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Decolonising The Curriculum Roundup Blog

Decolonising The Curriculum Roundup Blog

Change happens a little at a time and the word ‘decolonise’ has continued to make an appearance in the headlines over the past year. Here at PlanBee we have pledged to continue to improve and create new resources that are both representative and diverse.

What do we mean by decolonise the curriculum?

To decolonise the curriculum means to rethink and reframe the way we teach and learn about the world and its people, by picking apart the bias and looking through a different lens… one that isn’t British- or Europe-centered. Read more about the importance of decolonising the curriculum in our  Mission to decolonise the curriculum blog.


Decolonising the curriculum


Our decolonising pledge:

To question all aspects of the curriculum we create and take action to ensure that people featured in our lessons are well-represented—truthfully, accurately and fairly—regardless of race. This includes their colour, ethnicity and nationality.

To ensure that the lessons we create represent, speak to, and inspire all children, whatever their race.

Read more about our pledge here.

Where did our decolonising journey start? 

Our journey to decolonise the curriculum started with our partnership with Jen Foster from @goodmorningmsfoster. A simple discussion about working together turned into a shared passion to dive deeper into the ‘hidden curriculum’. In particular, those significant people and events which had been forgotten in history. 

Jen Foster explains

“There is currently no sense of belonging or identity for a child who is not White British within the history curriculum”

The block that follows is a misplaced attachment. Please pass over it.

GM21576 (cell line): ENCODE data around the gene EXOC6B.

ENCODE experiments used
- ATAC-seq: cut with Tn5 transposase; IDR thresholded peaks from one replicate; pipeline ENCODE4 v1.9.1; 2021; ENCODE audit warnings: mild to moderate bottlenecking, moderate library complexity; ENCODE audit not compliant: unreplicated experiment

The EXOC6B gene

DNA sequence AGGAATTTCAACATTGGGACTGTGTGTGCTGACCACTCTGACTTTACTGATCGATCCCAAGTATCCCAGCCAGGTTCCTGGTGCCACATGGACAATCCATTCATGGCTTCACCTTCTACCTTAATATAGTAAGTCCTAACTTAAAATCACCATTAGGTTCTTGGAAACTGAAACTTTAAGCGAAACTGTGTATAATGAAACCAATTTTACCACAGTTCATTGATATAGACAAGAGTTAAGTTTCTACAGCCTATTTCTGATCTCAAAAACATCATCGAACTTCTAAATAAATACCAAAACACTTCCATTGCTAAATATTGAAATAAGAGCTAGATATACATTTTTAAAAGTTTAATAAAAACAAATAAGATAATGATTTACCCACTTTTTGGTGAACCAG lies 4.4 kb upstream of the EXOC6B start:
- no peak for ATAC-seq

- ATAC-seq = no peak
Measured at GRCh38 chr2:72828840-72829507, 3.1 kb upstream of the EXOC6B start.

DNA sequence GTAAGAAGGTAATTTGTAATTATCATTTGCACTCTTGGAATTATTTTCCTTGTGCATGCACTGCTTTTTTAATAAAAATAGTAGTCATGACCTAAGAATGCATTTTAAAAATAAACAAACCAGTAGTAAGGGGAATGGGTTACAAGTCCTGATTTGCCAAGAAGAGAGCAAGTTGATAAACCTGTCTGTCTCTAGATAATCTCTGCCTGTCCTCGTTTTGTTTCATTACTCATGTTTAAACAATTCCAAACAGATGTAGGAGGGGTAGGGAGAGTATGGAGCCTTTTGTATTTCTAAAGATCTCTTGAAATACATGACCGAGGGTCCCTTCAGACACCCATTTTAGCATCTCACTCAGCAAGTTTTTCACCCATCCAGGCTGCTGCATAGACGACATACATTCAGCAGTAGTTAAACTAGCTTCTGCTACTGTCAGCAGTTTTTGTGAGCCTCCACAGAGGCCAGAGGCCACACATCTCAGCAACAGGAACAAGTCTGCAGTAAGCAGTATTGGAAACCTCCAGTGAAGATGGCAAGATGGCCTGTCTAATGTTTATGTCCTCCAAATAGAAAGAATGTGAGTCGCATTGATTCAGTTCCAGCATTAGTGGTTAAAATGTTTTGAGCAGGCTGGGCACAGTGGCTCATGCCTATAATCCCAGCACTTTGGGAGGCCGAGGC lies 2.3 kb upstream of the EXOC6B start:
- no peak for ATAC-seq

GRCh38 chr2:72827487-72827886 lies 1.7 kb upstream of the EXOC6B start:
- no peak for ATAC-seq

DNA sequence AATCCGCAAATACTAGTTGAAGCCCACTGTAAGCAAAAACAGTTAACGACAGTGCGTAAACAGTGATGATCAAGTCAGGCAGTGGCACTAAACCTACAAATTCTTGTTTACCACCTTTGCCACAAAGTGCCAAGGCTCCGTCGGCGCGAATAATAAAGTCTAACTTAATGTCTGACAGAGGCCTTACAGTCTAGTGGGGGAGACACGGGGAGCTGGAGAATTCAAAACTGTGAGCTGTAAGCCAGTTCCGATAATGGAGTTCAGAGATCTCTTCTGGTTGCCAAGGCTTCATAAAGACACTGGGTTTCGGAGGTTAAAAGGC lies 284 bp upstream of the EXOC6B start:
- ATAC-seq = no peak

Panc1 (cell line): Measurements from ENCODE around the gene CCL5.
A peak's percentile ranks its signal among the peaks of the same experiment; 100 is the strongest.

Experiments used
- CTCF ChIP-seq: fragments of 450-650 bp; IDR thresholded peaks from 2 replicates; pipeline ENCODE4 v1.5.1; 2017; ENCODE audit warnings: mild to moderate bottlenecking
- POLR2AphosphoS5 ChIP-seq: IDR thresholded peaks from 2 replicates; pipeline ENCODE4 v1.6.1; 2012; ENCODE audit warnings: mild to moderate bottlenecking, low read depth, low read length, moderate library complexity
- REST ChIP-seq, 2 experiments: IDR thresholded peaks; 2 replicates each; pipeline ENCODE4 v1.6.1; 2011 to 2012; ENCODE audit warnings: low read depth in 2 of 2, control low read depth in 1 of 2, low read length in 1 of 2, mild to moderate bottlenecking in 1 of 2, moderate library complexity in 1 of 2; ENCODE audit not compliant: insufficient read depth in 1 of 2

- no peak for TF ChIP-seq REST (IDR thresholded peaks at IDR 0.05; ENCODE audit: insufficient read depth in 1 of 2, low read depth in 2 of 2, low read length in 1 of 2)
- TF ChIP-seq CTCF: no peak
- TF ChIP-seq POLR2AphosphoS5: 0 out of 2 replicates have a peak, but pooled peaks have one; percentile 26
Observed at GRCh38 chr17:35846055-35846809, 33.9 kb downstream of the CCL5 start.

Jen tells us about her experience as a child and how this led to where she is today in her guest blog, Decolonising the Curriculum – by Good Morning Ms Foster.

What have we done to decolonise the curriculum? 

Our first project in our mission to decolonise the curriculum was our history unit  The Zulu Kingdom. The Zulu Kingdom was a collaboration between PlanBee and Jen Foster and was the first scheme of its kind (at least that we know of!). 

We approached this scheme differently to others...instead of just giving children the basic facts about the Zulu people, we had decolonising objectives in mind whilst planning the unit.

Our decolonising the curriculum objectives are:

  • Challenging assumptions and bias
  • Questioning British colonialism and its impact
  • Understanding the role of cultural expectations and how these lead to treating those from other cultures differently. 
  • Addressing misconceptions about other cultures. 

These objectives were weaved throughout the lessons, allowing children the opportunity to question history told from a different perspective. The Zulu Kingdom existed at the same time in history as Victorian Britain, allowing us to draw interesting comparisons and cover the popular Victorian topic in a different way. 

However, there was a lack of information about the relationship between the Zulu’s and Victorians, and much of the information we found was biased. Jen talks about her frustration about this in our blog, Decolonising the curriculum is for every school.

What have we achieved to decolonise the curriculum so far? 

Since the creation of The Zulu Kingdom, the way we have approached our planning for new schemes has changed. We keep questions in mind about addressing assumptions and bias and continue to challenge the post colonial curriculum. Some of our latest schemes include Nelson Mandela and Windrush


Decolonising the curriculum


Check out our growing Decolonising the curriculum collection! Our collection makes sure to cover decolonising objectives throughout the schemes of work, with the aim to create resources that will eventually make up a diverse and representative curriculum across all subjects, rather than just one lesson here or there.
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